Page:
Barely a decade ago, 3D printers were hulking, expensive machines reserved for factories and well-heeled corporations. They were all but unknown outside the small circles of professionals who built and used them. But thanks largely to the RepRap open-source 3D printing movement, these amazing devices have become viable and affordable products for use by designers, engineers, hobbyists, schools, and even curious consumers.
If you’re in the market for one, it’s important to know how 3D printers differ from one another so you can choose the right model. They come in a variety of styles, and may be optimized for a particular audience or kind of printing. Preparing to take the plunge? Here’s what you need to consider.
What Do You Want to Print?
Tied into the matter of what you want to print is a more fundamental question: Why do you want to print in 3D? Are you a consumer interested in printing toys and/or household items? A trendsetter who enjoys showing the latest gadgetry to your friends? An educator seeking to install a 3D printer in a classroom, library, or community center? A hobbyist or DIYer who likes to experiment with new projects and technologies? A designer, engineer, or architect who needs to create prototypes or models of new products, parts, or structures? An artist who seeks to explore the creative potential of fabricating 3D objects? Or a manufacturer, looking to print plastic items in relatively short runs?
check out our filament explainer.)
Stereolithography printers can print at high resolutions and eschew filament in favor of photosensitive (UV-curable) liquid resin, which is sold in bottles. Only a limited color palette is available: mainly clear, white, gray, black, or gold. Working with liquid resin and isopropyl alcohol, which is used in the finishing process for stereolithography prints, can be messy and odiferous.
How High of a Resolution Do You Need?
A 3D printer extrudes successive thin layers of molten plastic in accordance with instructions coded in the file for the object being printed. For 3D printing, resolution equals layer height. Resolution is measured in microns, with a micron being 0.001mm, and the lower the number, the higher the resolution. That’s because the thinner each layer is, the more layers are needed to print any given object, and the finer the detail that can be captured. Note, however, that increasing the resolution is sort of like increasing a digital camera’s megapixel count: Although a higher resolution often helps, it doesn’t guarantee good print quality.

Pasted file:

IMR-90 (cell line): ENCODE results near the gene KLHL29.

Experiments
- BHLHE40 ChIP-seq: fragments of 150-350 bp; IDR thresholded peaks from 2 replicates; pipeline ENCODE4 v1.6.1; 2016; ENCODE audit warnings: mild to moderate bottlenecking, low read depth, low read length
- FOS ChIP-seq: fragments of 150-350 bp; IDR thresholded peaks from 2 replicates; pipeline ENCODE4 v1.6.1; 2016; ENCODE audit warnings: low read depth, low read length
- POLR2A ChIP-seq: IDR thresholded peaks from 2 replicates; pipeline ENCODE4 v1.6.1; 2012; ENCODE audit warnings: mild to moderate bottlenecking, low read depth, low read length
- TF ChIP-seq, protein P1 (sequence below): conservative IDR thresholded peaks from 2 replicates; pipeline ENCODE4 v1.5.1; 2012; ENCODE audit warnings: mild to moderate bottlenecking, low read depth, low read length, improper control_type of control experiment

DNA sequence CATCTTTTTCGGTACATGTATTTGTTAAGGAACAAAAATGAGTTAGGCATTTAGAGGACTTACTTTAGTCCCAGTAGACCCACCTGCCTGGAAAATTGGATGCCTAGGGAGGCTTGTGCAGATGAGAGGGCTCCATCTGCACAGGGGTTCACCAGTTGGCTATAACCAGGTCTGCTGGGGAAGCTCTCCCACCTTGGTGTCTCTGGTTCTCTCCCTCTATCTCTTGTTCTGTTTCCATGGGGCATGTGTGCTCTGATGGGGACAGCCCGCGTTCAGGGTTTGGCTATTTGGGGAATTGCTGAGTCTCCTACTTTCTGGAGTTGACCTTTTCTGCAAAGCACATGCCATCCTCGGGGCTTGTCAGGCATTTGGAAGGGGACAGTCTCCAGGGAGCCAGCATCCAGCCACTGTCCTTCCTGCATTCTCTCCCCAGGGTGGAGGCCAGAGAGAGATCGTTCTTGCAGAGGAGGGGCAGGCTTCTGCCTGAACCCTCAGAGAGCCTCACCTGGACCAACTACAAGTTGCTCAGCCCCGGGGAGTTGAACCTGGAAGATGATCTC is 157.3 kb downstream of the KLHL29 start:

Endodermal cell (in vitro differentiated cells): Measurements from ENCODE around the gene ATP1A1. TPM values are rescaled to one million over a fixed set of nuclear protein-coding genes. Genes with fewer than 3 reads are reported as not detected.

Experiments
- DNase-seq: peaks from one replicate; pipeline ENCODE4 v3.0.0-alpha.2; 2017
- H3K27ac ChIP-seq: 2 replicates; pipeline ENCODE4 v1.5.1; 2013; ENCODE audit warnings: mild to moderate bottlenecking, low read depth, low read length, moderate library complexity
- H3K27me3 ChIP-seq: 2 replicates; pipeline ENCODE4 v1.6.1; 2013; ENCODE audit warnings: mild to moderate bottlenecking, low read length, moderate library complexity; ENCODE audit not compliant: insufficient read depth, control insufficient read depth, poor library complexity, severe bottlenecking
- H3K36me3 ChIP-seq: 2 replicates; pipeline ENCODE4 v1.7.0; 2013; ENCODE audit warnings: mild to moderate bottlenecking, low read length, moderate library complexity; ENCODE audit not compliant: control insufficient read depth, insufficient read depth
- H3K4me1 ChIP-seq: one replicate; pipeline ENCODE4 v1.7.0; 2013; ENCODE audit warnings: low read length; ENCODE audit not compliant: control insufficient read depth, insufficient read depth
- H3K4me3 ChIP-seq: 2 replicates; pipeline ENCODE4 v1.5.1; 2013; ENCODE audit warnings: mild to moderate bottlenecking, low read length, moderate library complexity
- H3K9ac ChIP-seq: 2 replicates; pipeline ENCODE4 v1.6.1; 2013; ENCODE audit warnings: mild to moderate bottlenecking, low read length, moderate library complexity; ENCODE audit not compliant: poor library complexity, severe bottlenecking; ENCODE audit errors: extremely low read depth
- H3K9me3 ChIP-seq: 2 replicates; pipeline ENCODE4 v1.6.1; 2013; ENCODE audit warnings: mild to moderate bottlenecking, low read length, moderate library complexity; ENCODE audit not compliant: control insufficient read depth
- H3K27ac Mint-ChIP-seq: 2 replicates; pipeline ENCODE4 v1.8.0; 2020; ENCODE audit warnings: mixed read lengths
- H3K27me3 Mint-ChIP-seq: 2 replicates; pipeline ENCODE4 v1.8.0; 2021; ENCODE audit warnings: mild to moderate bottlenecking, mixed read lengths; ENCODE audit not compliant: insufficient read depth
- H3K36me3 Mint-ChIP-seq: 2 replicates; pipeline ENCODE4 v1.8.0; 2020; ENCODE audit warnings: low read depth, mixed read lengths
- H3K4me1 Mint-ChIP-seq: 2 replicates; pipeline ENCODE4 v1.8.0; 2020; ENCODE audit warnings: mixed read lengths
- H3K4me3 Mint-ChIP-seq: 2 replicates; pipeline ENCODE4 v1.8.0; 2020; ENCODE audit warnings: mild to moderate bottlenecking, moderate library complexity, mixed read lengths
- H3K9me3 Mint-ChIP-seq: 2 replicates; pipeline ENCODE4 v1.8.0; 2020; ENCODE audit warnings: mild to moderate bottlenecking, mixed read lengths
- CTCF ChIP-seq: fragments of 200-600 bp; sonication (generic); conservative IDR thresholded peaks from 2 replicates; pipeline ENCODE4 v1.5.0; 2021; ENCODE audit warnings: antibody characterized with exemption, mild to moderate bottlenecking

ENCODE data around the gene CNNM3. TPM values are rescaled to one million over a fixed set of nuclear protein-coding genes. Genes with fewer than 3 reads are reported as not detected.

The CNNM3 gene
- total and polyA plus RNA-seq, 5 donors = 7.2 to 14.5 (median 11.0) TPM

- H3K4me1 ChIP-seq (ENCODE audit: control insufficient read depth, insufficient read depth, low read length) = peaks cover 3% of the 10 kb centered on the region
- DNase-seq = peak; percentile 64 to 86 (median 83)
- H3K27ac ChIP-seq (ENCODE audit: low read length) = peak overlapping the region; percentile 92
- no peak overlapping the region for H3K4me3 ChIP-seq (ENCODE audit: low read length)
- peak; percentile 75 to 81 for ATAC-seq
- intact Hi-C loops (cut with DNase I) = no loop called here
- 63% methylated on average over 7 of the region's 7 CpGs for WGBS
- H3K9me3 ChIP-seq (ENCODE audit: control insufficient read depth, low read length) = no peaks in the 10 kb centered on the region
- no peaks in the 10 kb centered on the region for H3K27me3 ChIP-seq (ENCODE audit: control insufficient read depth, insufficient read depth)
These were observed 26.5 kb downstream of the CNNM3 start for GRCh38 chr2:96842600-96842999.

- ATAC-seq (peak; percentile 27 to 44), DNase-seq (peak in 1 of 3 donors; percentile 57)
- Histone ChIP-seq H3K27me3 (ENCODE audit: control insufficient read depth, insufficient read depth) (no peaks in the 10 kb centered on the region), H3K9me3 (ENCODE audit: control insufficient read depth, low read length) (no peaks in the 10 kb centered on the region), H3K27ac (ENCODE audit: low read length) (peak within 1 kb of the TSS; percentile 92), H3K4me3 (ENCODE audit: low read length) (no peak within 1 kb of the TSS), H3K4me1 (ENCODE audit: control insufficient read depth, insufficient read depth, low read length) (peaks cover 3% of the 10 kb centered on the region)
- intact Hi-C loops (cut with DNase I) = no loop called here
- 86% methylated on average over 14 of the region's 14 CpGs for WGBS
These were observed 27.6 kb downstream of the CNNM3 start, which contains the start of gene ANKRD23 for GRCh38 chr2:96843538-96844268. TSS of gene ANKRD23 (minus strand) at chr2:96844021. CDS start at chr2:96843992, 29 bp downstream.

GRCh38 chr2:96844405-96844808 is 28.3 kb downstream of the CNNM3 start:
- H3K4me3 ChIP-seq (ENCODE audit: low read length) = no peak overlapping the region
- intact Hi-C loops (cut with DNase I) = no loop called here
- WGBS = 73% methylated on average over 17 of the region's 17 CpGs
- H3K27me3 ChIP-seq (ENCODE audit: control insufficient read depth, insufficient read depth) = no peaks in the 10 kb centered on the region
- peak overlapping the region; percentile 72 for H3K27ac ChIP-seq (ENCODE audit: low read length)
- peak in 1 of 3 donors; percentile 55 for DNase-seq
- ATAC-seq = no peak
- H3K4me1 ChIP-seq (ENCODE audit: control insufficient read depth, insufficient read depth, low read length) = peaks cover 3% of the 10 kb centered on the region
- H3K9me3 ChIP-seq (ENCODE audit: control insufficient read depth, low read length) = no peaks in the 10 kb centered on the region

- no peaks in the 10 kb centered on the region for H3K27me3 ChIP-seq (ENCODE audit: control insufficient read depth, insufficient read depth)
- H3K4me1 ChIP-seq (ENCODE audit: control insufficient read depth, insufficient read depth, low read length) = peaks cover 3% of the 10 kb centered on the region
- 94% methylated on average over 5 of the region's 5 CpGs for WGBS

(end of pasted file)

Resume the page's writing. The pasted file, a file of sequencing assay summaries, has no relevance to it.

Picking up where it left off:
Nearly all 3D printers being sold today can print at a resolution of 200 microns—which should produce decent-quality prints—or better, and many can print at 100 microns, which generally delivers good-quality prints. A few can print at higher resolutions still, as fine as 20 microns, but you may have to go beyond the preset resolutions and into custom settings to enable resolutions finer than 100 microns.
Windows-compatible, and in many cases can work with macOS and Linux as well. Not long ago, 3D printing software consisted of several parts, including a printing program that controlled the motion of the extruder, a “healing” program to optimize the file to be printed, a slicer to prepare the layers to be printed at the proper resolution, and the Python programming language.
These components were derived from the RepRap open-source tradition, which was what spurred the development of low-cost 3D printers. Today, manufacturers of 3D printers have integrated these programs into seamless, user-friendly packages, many of them building on the Cura open-source platform to support their printers. Some 3D printers also allow you to use separate component programs, if you prefer.
So, Which 3D Printer Should I Buy?
Below are the best 3D printers that we’ve reviewed recently. They cover a wide range in price, features, and printing methods, but they all represent quality. For more information on what 3D printing is, and how it works, our 3D-printing primer is a good place to start. And be sure to check out our roundup of the best overall printers.